10. 10. METHODS OF GROUP FORMATION <ul><li>Homogeneous Composition Groups are formed by instructors with the explicit goal of creating groups where each member is similar in ability, skills, or other characteristics (Lejk 1999). </li></ul>
  11. 11. METHODS OF GROUP FORMATION <ul><li>Heterogeneous Composition Groups , are formed with the goal of creating balanced teams comprising individuals who represent a range of abilities, skills, major, gender, or ethnic background (van der Laan Smith and Spindle 2007). </li></ul>
  12. 12. METHODS OF GROUP FORMATION <ul><li>Simple Random Assignment allocates students to groups with regard only to final group size. </li></ul>
  13. 13. METHODS OF GROUP FORMATION <ul><li>Stratified Random Assignment , combines heterogeneous composition with simple random assignment. </li></ul><ul><li>This method of group formation involves creating pools of students stratified along a specific dimension (e.g., GPA) and then randomly choosing group members from each of these pools (“strata”). </li></ul><ul><li>By design, stratified random assignment yields groups that are balanced across the dimension used to form the strata. </li></ul>
  14. 14. PREVIOUS RESEARCH FINDINGS <ul><li>Most studies of group formation have focused on performance outcomes as measured by project scores, tests, and exams (e.g., Lejk 1999; Miglietti 2002; van der Laan Smith and Spindle 2007; Swanson et al 1998). </li></ul><ul><li>Generally, these studies have found that group project scores and individual performance on tests and exams are higher among student-selected groups than groups formed by other methods . </li></ul>
  15. 15. Statements Included in Survey <ul><li>Using each group’s average rating for each of the 26 statements, we followed the data aggregation methods recommended by Aube and Rousseau to construct nine measures . </li></ul>Aubé, C., and V. Rousseau. 2005. Team goal commitment and team effectiveness: The role of task interdependence and supportive behaviors. Group Dynamics: Theory, Research, and Practice (September): 189-204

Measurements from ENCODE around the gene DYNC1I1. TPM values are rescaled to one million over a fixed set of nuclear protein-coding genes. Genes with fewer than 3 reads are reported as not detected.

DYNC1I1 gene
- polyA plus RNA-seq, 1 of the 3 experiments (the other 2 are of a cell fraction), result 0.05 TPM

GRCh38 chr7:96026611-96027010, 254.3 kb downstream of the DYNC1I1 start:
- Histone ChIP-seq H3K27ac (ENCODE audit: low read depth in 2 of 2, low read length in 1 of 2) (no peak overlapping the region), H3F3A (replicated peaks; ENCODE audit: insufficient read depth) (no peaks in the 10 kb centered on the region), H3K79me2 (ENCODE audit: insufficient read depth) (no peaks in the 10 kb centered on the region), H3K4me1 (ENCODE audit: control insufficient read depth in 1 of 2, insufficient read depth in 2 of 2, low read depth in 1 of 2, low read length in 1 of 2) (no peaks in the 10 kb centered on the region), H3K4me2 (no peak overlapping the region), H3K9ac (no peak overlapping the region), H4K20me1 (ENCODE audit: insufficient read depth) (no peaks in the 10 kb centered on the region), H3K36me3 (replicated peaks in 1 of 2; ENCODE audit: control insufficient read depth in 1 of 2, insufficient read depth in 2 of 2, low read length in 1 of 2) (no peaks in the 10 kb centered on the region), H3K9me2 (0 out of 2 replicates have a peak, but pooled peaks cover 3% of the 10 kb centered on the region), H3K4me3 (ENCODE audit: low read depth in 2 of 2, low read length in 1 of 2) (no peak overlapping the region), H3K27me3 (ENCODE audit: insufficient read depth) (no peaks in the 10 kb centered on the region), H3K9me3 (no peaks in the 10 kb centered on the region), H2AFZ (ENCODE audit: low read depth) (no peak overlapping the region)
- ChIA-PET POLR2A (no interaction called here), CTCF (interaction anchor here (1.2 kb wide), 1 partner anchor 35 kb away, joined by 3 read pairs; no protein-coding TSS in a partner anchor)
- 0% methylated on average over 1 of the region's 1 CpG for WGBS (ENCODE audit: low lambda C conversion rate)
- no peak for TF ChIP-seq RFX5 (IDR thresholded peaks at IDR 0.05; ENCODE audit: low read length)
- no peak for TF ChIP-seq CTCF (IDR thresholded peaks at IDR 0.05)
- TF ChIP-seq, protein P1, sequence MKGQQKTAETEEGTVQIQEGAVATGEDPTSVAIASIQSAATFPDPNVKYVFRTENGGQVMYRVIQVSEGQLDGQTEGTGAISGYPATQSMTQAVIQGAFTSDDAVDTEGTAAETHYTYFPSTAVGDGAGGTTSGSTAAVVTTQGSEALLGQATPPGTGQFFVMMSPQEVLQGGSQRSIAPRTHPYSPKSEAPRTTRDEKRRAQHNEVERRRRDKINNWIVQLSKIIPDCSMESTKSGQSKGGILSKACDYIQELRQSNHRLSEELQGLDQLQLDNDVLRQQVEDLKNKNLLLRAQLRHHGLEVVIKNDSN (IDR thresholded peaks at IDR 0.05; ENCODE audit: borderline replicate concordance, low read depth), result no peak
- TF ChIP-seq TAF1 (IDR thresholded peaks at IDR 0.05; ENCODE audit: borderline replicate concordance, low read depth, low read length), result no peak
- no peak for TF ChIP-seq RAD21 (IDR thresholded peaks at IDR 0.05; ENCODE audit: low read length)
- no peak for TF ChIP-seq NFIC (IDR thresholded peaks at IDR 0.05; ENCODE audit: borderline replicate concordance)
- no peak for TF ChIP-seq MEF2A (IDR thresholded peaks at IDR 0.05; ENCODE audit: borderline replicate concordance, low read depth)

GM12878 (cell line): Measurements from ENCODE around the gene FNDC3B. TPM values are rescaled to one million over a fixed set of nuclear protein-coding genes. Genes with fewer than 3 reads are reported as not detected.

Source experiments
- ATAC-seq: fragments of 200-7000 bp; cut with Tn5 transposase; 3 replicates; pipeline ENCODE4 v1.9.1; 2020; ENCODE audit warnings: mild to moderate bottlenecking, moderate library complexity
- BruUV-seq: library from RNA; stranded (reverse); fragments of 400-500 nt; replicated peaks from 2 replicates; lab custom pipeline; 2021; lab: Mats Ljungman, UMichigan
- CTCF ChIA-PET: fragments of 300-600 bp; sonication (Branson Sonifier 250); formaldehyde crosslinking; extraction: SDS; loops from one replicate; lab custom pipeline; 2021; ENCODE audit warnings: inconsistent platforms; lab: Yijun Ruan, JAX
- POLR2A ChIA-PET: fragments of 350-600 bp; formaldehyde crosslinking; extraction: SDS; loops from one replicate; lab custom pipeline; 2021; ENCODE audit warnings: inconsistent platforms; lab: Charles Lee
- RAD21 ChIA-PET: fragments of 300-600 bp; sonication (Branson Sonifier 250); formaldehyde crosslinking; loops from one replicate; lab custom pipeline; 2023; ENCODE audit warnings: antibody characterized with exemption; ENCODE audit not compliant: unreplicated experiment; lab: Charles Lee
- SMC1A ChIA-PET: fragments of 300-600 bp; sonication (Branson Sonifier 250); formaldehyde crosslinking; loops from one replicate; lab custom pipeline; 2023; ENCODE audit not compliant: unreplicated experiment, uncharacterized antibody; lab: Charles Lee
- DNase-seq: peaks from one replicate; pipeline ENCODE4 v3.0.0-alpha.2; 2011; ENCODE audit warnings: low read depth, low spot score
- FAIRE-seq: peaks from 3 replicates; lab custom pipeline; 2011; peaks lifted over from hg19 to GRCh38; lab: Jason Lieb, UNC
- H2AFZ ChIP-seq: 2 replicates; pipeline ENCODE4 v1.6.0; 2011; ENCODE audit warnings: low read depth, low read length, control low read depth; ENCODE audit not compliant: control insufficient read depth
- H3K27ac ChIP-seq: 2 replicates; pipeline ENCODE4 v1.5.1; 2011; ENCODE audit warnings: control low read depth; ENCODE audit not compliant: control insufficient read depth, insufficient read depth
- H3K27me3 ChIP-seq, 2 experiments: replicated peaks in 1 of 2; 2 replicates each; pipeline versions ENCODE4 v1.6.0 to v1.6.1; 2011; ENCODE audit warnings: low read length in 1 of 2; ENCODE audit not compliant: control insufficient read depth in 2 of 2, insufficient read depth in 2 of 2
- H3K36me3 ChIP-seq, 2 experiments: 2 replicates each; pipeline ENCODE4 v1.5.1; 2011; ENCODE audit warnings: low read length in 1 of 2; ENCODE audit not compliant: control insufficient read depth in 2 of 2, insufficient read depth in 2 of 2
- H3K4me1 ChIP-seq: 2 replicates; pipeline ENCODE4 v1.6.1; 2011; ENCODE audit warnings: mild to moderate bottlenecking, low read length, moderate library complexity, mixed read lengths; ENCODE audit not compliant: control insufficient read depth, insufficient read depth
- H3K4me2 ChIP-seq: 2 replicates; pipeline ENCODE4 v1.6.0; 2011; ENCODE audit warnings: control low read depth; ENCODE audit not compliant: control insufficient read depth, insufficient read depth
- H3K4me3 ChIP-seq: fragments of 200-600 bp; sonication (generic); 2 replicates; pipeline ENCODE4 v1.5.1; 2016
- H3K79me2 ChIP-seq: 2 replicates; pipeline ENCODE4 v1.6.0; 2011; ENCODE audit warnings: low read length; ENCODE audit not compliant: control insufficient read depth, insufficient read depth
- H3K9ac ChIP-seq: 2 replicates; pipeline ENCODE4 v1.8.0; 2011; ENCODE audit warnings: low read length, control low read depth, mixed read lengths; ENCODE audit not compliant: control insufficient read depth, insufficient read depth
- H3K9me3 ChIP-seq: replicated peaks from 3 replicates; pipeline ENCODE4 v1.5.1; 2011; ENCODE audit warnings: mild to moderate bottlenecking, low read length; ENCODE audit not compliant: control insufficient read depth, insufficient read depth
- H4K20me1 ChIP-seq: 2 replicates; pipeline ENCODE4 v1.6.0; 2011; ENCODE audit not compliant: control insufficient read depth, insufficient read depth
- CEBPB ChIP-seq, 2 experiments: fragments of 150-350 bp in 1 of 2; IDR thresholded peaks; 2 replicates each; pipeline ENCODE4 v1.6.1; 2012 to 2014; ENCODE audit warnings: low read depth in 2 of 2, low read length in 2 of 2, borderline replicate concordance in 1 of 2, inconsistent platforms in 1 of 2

16. 16. <ul><li>1) Group Homogeneity </li></ul><ul><li>My team members are more like me than other students in the class. </li></ul><ul><li>My team members have skills and abilities that complement each other. </li></ul><ul><li>2) Goal Commitment </li></ul><ul><li>My team members are committed to pursuing the team’s goal. </li></ul><ul><li>My team members think it is important to reach the team’s goal. </li></ul><ul><li>My team members really care about achieving the team’s goal. </li></ul>GROUP INPUTS
  17. 17. GROUP INPUTS <ul><li>3) Group Potency </li></ul><ul><li>My team has a lot of team spirit. </li></ul><ul><li>My team can take on nearly any task and complete it. </li></ul><ul><li>My team members are confident that the team can perform effectively </li></ul>
  18. 18. Group Processes <ul><li>4) Degree of Participation </li></ul><ul><li>As a team member, I have a real say in how we carry out our work. </li></ul><ul><li>Most team members get a chance to participate in decision making. </li></ul><ul><li>5) Workload Sharing </li></ul><ul><li>Everyone on my team does their fair share of the work. </li></ul><ul><li>No one in my team relies on other members to do the work for them. </li></ul><ul><li>All the members on my team contribute nearly equally to the work. </li></ul>
  19. 19. Group Processes <ul><li>6) Task Interdependencies </li></ul><ul><li>I cannot accomplish my tasks without information or materials from other members of my team. </li></ul><ul><li>Other members of my team depend on me for information or materials needed to perform their tasks. </li></ul><ul><li>Within my team, jobs performed by team members are related to one another </li></ul>
  20. 20. Group Processes <ul><li>7) Supportive Behaviors </li></ul><ul><li>My team members cooperate to get the work done. </li></ul><ul><li>My team members help each other out with the work when needed. </li></ul><ul><li>My team members encourage each other to do a good job. </li></ul><ul><li>My team members recognize and value each member’s contributions. </li></ul><ul><li>My team members care about team members’ feelings and well-being. </li></ul>
  21. 21. Group Outcomes <ul><li>8) Group Performance </li></ul><ul><li>The members of my team produce quality work. </li></ul><ul><li>The team is more productive than I would be as an individual. </li></ul><ul><li>9) Group Viability </li></ul><ul><li>My team members adjust to changes that occur in our work situation. </li></ul><ul><li>When a problem occurs, our team manages to solve it. </li></ul><ul><li>The members of my team could work a long time together </li></ul>